Forgive Adam Larsson if he wakes up each morning quoting Dante from Kevin Smith’s cult classic “Clerks,” thinking to himself “I’m not even supposed to be here today!”
For the heralded rookie who has drawn comparisons to fellow countryman Nicklas Lidstrom, it’s understandable if he approaches each day of his ever-changing life with wide-eyed shock and awe. After all, there aren’t many players who have ever found themselves in Larsson’s position, competing for a Stanley Cup a mere 11 months removed from his selection in the 2011 NHL Entry Draft.
The issue with Larsson suiting up for the New Jersey Devils, or watching from the press box as he’s done 13 times this postseason, is that it represents the NHL’s long-running inconsistency when it comes to administering punishment.
After the Ilya Kovalchuk contract debacle during the summer of 2010 which saw the NHL reject the initial contract of $102 million over 17 years and approve a revised, 15-year deal worth $100 million, the Devils were forced to cough up $3 million in cash, their 2011 third-round pick and a first-round pick within the next four years.
Forgive me for pointing out the obvious, but the punishment certainly didn’t fit the crime.
After it was deemed that the New Jersey Devils had attempted to circumvent the salary cap, the NHL found itself in a position to lower the boom and make an example of a team trying to exploit loopholes within the Collective Bargaining Agreement.
Surprise, surprise, they failed. Miserably.
While losing $3 million isn’t something anyone wants to experience and it’s never pleasant being docked a draft pick, allowing New Jersey to choose when they feel like handing over a first-round pick is asinine.
The Collective Bargaining Agreement was designed to allow for parity within the league and even-out the competitive advantages enjoyed by certain organizations. Allowing the Devils to choose when to forfeit a first-round pick effectively flies in the face of that logic.
With the Devils in the Stanley Cup Final, they’re assured of securing either the 29th- or 30th-overall pick in the 2012 Entry Draft. They will almost assuredly choose to relinquish whichever pick they receive this year.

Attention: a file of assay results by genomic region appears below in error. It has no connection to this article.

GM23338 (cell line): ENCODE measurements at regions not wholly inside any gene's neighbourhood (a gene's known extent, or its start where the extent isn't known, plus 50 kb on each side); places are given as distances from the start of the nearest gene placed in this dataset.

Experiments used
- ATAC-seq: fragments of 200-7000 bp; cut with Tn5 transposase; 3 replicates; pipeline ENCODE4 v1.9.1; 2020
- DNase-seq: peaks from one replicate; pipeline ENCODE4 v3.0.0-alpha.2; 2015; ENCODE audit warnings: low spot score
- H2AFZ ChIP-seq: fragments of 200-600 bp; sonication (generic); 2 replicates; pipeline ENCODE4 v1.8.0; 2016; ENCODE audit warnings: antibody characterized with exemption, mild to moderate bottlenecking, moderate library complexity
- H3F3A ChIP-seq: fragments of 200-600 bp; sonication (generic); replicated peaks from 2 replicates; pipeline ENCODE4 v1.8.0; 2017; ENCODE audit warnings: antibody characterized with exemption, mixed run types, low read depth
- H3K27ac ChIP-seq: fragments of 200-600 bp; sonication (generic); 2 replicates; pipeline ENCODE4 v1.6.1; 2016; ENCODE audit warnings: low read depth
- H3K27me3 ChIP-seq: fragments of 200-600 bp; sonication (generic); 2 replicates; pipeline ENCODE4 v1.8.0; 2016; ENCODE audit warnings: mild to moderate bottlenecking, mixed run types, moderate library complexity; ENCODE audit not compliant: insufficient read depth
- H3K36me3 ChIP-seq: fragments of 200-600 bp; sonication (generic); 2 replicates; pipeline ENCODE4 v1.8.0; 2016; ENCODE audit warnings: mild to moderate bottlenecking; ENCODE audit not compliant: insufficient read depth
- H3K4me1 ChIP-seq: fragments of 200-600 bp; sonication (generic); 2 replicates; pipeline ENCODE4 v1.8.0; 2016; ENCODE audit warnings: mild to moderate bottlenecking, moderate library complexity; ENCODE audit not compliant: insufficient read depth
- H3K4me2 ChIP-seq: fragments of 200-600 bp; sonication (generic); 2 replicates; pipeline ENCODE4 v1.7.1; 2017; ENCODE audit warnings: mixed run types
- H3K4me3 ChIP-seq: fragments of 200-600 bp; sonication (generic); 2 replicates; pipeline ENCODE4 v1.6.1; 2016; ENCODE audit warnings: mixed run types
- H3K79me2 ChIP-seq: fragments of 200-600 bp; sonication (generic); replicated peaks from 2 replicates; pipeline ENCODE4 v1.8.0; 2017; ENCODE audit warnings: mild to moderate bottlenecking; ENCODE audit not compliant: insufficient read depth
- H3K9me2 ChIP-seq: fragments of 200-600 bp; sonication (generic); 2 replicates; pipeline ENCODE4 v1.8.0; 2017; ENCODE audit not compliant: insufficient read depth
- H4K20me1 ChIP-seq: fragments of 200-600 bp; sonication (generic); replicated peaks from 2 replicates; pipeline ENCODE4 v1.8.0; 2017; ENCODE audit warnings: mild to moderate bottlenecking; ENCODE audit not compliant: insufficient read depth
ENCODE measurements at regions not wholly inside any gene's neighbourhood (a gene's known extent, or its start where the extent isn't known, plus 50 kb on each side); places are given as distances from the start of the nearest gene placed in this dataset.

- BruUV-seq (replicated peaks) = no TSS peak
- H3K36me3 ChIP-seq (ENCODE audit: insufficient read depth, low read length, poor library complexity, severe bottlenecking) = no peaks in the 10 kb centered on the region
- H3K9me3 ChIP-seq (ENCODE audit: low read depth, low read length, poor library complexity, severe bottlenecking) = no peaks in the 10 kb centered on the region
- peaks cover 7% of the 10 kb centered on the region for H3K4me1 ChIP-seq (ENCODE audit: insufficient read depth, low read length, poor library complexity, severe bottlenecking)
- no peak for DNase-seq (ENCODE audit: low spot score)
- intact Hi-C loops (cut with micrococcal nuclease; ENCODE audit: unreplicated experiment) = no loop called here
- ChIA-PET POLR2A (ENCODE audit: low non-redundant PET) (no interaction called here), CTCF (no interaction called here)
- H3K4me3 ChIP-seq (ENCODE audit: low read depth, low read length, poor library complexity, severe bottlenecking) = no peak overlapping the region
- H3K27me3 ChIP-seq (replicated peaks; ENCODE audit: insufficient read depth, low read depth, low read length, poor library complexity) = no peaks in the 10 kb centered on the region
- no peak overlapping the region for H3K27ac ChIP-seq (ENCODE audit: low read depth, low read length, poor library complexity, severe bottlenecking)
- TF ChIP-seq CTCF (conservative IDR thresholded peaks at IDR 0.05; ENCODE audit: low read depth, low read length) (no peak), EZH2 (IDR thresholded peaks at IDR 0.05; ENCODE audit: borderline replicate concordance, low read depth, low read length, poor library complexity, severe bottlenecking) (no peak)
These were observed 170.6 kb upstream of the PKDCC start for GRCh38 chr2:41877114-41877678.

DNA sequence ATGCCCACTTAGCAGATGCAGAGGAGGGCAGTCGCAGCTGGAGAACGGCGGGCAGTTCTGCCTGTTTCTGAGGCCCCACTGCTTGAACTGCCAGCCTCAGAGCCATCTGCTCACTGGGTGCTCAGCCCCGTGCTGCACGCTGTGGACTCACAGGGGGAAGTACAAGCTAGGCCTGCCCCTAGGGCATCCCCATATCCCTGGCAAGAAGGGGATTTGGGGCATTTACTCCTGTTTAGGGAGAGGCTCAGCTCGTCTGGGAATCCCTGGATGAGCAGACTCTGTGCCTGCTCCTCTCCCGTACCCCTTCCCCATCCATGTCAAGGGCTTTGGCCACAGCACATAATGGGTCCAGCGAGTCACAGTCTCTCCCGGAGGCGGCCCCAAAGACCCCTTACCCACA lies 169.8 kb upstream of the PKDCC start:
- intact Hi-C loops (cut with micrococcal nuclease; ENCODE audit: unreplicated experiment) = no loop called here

All of this brings us back to Larsson, the former fourth-overall selection. Larsson has been as advertised this season, and while he’s only played in a handful of playoff games, the deep run the Devils are enjoying is an invaluable experience for the youngster. However, said youngster should have never been tabbed by the Devils, because they should have been made to forfeit their fourth-overall pick in the 2011 Entry Draft.
When the Devils selected Adam Larsson, they managed to address a glaring need on the blueline by acquiring a player who will likely develop into a defensive cornerstone. He’s the type of player organizations look to build around, a player with size, skill, skating ability and tremendous hockey IQ. In short, he’s a player that can do it all.
And he’s the type of player the Devils should have been forced to wish for, instead of employing, by ordering them to give up their fourth-overall pick, instead of a fringe first-round player who may or may not even have an NHL career, which is what they’ll give up by forfeiting their late first-rounder.
But no, this is the NHL we’re talking about; the league that displays nary a modicum of consistency when it comes to a topic such as discipline and how to go about enforcing its rules.
Providing New Jersey with leverage after attempting to exploit the Collective Bargaining Agreement is not only an embarrassment, it’s akin to allowing Raffi Torres to choose which 25 games over the next four years he wants to sit out while he serves his suspension for blindsiding Marian Hossa.
And Larsson? He looks like everything the Devils needed, wanted and more.
Too bad. He shouldn’t even be a Devil today.
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